Some thought me a widow, some thought me married to one of the movers—can you imagine?—who pompously escorted me into the aluminum-sided house I live in now. Some think me white with a tinge of black; others think me black with a tinge of white. Some I told I’d been a shimmy dancer on New Orleans’s famous Bourbon Street, that Satchmo had once tried to commission my favors on a snail’s night—believe it, darlin—and when I told him my fee was 1,000 dollars, doncha know he laid the bills at my feet on a silk monogrammed hanky without so much as batting his eyes, and when I still refused his passion, he contracted the services of Miss Marie La Veau, a famous voodoo queen—whose photo I still wear in a locket tucked deep within the cleavage of my busts—the same fee to work the meanest, blackest, most lowdown mojo ever on my soul. Yes he did.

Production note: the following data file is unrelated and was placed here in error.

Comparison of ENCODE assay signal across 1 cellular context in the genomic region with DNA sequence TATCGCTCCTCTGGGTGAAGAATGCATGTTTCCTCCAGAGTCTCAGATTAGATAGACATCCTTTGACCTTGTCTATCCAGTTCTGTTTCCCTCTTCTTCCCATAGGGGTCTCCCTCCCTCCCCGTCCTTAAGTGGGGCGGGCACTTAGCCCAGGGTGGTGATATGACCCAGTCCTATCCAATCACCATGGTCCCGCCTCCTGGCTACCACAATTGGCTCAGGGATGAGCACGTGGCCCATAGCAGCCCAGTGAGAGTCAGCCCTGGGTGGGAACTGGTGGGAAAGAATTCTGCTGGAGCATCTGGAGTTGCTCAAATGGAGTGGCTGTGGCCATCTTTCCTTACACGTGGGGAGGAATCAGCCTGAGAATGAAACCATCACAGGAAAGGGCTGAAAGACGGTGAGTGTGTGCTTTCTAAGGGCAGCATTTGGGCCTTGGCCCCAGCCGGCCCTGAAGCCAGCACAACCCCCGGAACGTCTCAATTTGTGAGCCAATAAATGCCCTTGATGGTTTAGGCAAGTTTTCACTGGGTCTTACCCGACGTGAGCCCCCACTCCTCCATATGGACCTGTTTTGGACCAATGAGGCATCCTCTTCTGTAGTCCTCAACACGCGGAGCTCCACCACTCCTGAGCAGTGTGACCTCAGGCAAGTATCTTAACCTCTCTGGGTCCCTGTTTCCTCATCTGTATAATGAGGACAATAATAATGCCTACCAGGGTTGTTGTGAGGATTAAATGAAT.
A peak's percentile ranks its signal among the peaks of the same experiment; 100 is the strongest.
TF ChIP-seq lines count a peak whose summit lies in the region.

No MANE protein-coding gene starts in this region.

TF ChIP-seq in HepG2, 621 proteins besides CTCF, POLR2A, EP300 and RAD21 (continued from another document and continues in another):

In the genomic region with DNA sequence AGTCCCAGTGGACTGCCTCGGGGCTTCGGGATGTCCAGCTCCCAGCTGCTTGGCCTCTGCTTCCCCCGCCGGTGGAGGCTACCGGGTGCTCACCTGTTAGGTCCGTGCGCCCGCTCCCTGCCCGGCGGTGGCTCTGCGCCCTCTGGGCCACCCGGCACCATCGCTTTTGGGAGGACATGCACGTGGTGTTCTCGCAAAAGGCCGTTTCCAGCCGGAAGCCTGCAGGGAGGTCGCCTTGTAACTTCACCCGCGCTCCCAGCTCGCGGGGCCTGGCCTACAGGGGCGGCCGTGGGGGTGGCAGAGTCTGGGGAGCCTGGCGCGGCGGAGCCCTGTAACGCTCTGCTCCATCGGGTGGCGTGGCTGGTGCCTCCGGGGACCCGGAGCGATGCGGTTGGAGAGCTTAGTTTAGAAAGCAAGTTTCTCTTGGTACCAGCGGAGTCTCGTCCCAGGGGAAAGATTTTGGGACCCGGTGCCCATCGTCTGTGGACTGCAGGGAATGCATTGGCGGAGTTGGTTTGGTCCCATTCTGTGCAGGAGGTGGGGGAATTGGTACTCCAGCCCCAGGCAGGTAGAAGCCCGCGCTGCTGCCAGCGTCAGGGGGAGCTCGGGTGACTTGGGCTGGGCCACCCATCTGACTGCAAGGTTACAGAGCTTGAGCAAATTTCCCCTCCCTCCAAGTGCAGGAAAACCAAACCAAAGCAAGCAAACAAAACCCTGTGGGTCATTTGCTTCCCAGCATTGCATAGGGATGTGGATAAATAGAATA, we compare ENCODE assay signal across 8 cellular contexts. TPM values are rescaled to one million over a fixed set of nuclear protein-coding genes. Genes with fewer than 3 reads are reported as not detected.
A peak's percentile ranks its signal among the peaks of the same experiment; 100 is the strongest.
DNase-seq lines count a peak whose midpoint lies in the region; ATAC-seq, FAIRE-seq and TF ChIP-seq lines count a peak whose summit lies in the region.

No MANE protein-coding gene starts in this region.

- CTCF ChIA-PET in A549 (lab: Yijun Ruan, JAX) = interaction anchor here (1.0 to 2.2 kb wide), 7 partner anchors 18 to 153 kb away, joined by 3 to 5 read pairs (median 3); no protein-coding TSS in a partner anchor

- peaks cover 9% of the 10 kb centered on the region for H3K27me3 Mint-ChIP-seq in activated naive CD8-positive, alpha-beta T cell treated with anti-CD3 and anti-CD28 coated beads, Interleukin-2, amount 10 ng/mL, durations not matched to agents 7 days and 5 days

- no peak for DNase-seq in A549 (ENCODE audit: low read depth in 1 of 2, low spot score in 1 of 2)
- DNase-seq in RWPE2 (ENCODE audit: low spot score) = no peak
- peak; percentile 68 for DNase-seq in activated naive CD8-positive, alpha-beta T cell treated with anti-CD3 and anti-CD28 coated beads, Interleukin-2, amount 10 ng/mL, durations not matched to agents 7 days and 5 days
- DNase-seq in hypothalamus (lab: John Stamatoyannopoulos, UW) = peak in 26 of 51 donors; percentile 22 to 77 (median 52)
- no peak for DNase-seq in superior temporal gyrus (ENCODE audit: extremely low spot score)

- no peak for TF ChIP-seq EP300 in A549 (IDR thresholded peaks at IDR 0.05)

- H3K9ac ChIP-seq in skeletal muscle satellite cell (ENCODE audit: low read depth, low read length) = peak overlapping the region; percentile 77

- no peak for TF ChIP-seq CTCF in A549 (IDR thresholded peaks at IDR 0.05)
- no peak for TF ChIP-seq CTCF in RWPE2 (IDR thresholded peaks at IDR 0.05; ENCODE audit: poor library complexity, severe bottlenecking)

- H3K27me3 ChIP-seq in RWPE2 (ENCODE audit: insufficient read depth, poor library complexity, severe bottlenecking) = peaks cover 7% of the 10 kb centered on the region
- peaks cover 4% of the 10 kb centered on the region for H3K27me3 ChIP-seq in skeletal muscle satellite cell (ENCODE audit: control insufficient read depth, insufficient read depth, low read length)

And this is how strong my constitution is, darlin. Even that didn’t work—number one—’cause Faith don’t believe in all that nigger nonsense—and number two—’cause when Faith don’t want a man, his Lord God Almighty can’t make the sun shine on him. No he can’t. That’s how a dignified woman goes about her daily affairs. Anyone would do well to remember that.